Felony charges against Denver anti-racist organizers withdrawn

The withdrawal of felony charges against Terrance Roberts, Joel Northam, and Lillian House comes nearly three weeks after a judge dismissed kidnapping charges against them. The trio were actively involved in organizing protests seeking justice for Elijah McClain

April 06, 2021 by Peoples Dispatch
Placards at a demonstration at Washington D.C., on September 20, 2020, in solidarity with the three arrested activists of the Party for Socialism and Liberation. Photo: PSL DC via Twitter

Multiple charges against three activists from Denver, Colorado, who were arrested for organizing protests seeking justice for Elijah McClain, have been withdrawn by the district attorney. The decision to dismiss six counts of felony in Arapahoe County against Terrance Roberts, Joel Northam, and Lillian House was taken by the office of the 18th judicial district attorney on Sunday, April 4.

District attorney John Keller’s office confirmed in a statement released on Monday that the charges were dismissed after the prosecution moved to dismiss all major felony charges, along with major misdemeanor charges. The move comes after the recent withdrawal of kidnapping charges against them by a local judge.

The three activists, members of the local chapter of the Party for Socialism and Liberation (PSL), were among the six arrested and charged last year for organizing a protest at the Aurora police station near Denver in June and July 2020. They were demanding justice for the 2019 custodial death of Elijah McClain and other victims of police violence.

The protests were part of a countrywide movement against racism and police violence, sparked by the killing of George Floyd in May 2020. The police alleged that the protesters barricaded the precinct office, supposedly “trapping” several officers inside the building for “several hours.”

The three activists and their defense attorney, Joshua Landy, have consistently asserted that the investigation was biased against the protesters and called it “selective prosecution” and a “complete violation of free speech, an overstep of government power and of the use of police authority to shut down legitimate speech.”

Earlier charges which came from both Arapahoe County and Adams County included theft and attempted kidnapping. They were also arrested for over a week in September 2020 and subsequently released on bail.

The National Committee for Justice in Denver, a campaign launched in January to support the legal defense of the activists, released a statement celebrating the withdrawal of the charges. While acknowledging the move as a “meaningful step towards justice,” the statement also argued that “the downgrading of this political prosecution is not enough.”

In the statement, the campaign added that “[continuing] to force these peaceful protesters through a grueling court process on charges that could still carry years in jail is an abuse of the court system and an affront to the community of Aurora which was justified in protesting for justice for Elijah McClain.”

The revised charges now include misdemeanor — four counts against Lillian House, six counts against Joel Northam and one against Terrance Roberts. These and other existing felony cases against the three in Adams County could carry a maximum prison sentence of 13.5 years between them. The National Committee for Justice in Denver continues to reiterate their stand that all charges be dropped against them.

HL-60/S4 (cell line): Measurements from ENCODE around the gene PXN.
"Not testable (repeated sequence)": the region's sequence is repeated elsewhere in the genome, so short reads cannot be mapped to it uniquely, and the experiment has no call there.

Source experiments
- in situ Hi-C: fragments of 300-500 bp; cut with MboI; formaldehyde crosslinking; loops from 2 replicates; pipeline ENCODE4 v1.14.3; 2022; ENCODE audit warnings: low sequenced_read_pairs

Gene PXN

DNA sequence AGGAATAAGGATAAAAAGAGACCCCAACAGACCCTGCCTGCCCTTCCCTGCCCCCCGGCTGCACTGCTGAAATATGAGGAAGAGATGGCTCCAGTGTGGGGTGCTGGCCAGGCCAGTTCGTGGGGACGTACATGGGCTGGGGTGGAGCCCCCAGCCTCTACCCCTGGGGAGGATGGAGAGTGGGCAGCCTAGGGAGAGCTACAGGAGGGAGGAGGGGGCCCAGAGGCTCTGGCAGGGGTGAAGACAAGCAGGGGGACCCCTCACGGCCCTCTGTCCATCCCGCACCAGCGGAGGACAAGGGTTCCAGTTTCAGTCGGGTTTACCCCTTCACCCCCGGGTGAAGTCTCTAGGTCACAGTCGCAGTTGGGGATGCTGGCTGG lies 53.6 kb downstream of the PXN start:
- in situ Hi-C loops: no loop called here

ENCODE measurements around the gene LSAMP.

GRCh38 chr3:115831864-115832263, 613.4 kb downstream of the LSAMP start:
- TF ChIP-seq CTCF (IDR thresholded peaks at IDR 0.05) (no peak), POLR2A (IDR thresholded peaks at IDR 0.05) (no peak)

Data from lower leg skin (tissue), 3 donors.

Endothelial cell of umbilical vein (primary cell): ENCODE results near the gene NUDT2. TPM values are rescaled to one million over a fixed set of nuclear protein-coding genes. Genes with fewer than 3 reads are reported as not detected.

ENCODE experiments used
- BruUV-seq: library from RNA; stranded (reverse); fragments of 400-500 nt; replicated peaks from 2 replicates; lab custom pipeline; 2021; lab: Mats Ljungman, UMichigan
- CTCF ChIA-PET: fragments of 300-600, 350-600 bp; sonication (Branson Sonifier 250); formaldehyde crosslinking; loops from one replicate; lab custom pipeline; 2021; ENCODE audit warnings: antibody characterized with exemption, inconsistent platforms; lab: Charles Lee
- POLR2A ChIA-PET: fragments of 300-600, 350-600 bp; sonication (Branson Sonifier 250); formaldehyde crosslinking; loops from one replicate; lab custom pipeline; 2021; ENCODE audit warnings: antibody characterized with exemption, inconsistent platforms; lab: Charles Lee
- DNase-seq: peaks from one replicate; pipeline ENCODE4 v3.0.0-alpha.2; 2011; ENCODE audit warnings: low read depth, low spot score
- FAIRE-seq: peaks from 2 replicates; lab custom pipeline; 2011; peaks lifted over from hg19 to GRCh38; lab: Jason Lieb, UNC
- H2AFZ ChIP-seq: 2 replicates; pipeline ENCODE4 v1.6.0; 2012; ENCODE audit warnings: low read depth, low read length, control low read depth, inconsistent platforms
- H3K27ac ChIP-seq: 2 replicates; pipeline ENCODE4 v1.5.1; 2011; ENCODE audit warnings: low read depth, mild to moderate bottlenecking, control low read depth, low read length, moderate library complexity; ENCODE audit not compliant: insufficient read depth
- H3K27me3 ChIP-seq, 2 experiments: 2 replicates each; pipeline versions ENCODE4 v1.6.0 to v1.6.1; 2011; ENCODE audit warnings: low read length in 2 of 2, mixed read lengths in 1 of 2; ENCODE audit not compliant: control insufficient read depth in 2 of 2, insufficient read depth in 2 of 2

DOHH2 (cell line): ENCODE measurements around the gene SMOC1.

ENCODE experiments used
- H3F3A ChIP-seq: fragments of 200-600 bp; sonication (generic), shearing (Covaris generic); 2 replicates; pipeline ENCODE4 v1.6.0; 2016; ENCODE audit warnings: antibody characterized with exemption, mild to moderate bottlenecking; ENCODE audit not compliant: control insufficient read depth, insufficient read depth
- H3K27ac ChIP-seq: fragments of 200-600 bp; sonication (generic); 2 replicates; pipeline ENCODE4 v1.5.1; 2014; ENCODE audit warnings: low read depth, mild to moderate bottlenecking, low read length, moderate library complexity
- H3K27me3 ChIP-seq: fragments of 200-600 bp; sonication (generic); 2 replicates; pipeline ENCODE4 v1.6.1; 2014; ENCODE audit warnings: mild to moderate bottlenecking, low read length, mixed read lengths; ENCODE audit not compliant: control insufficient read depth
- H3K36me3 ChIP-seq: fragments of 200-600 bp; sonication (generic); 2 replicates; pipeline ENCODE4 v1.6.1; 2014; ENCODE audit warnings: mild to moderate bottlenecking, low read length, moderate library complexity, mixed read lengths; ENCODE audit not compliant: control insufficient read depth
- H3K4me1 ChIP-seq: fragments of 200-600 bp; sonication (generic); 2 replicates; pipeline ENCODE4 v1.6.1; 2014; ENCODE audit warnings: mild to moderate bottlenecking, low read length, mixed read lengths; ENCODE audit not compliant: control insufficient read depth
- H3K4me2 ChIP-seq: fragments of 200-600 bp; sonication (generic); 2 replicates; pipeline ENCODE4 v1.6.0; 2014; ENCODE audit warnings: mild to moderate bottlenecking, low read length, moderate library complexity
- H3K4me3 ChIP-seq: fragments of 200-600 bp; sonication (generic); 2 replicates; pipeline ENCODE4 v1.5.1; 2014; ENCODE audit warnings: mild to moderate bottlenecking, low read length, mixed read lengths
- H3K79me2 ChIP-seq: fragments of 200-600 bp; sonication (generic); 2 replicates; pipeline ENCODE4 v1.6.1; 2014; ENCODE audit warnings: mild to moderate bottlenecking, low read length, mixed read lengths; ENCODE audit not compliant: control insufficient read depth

“We continue to call on both prosecuting District Attorneys John Kellner and Brian Mason (of Adams County) to drop ALL charges against the leaders of the peaceful protests for justice for Elijah McClain…any continuation of the criminal prosecution perpetuates this miscarriage of justice.”

23-year-old Elijah McClain was killed on August 30, 2019 while he was being arrested, based on a phone call which accused him of looking “sketchy.” Three police officers were involved in the incident. McClain was reportedly pinned down by the officers, with one putting him in a chokehold for nearly 15 minutes, and was administered a sedative by paramedics, both of which caused his death.

The body cameras of the officers were not working at the time of the arrest, while a police department report alleged without basis that McClain tried to reach for one of their guns. But the cameras did audio record the incident, with McClain heard saying “I can’t breathe” repeatedly and vomiting several times while being put in a chokehold.

McClain’s family and community members have been struggling ever since to secure justice, but local authorities have refused to charge the three police officers or the paramedic who administered the sedative. Demonstrations were held since at least November 2019, with the movement receiving countrywide attention after the George Floyd protests spread across the country.

“The protests successfully compelled important investigations which have confirmed serious wrongdoing in the death of Elijah McClain and failures of accountability at multiple levels within APD (Aurora Police Department) and the city leadership,” the statement by National Committee for Justice in Denver added. “It is the embarrassment caused by these protests — not the commission of any crimes — which triggered this retaliatory prosecution.”

The three activists have reiterated their commitment to secure justice for McClain and continue their struggle for racial justice, even as they continue to face prosecution and attend court hearings.